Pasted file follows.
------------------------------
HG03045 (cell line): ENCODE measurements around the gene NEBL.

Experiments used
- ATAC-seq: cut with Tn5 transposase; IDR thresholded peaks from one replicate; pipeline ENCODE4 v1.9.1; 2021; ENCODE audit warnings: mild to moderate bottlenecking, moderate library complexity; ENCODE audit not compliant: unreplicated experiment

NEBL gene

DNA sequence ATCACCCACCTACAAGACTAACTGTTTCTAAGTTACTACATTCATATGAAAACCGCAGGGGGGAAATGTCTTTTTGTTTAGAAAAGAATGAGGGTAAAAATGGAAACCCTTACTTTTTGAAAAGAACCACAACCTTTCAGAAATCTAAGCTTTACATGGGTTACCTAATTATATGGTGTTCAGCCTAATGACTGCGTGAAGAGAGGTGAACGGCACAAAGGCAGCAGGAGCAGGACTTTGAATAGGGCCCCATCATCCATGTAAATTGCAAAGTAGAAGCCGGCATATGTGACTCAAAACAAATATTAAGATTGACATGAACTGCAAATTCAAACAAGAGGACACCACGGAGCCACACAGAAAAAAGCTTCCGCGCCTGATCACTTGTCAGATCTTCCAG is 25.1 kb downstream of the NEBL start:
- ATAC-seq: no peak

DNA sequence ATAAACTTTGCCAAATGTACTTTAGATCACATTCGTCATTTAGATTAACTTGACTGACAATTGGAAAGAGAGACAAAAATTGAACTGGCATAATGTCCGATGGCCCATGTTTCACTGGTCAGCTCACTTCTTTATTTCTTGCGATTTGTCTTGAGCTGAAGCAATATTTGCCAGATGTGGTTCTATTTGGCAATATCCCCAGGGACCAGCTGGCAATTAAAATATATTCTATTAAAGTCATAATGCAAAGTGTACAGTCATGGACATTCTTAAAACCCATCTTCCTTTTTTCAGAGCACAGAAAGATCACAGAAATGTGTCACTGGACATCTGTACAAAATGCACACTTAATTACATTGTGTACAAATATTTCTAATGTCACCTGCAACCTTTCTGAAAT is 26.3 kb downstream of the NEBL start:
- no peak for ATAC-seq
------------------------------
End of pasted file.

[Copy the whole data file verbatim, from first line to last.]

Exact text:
HG03045 (cell line): ENCODE measurements around the gene NEBL.

Experiments used
- ATAC-seq: cut with Tn5 transposase; IDR thresholded peaks from one replicate; pipeline ENCODE4 v1.9.1; 2021; ENCODE audit warnings: mild to moderate bottlenecking, moderate library complexity; ENCODE audit not compliant: unreplicated experiment

NEBL gene

DNA sequence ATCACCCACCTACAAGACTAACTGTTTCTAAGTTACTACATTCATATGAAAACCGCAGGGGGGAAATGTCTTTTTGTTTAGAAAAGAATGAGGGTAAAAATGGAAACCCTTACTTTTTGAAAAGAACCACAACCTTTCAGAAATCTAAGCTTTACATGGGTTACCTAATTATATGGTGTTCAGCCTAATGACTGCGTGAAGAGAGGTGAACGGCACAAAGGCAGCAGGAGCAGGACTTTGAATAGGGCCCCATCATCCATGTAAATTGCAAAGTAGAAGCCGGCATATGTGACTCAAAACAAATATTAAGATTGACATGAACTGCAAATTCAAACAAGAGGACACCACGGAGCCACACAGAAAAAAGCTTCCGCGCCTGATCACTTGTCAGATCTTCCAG is 25.1 kb downstream of the NEBL start:
- ATAC-seq: no peak

DNA sequence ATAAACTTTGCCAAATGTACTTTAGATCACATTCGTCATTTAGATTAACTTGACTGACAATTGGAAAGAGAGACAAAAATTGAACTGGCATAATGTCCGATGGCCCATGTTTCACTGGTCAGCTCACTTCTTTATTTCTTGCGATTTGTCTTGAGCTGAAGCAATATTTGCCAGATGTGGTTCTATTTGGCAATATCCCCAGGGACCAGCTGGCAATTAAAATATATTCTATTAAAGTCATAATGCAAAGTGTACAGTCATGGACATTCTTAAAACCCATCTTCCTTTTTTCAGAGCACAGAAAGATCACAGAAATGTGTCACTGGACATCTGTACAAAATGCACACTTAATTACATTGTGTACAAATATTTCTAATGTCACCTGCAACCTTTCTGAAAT is 26.3 kb downstream of the NEBL start:
- no peak for ATAC-seq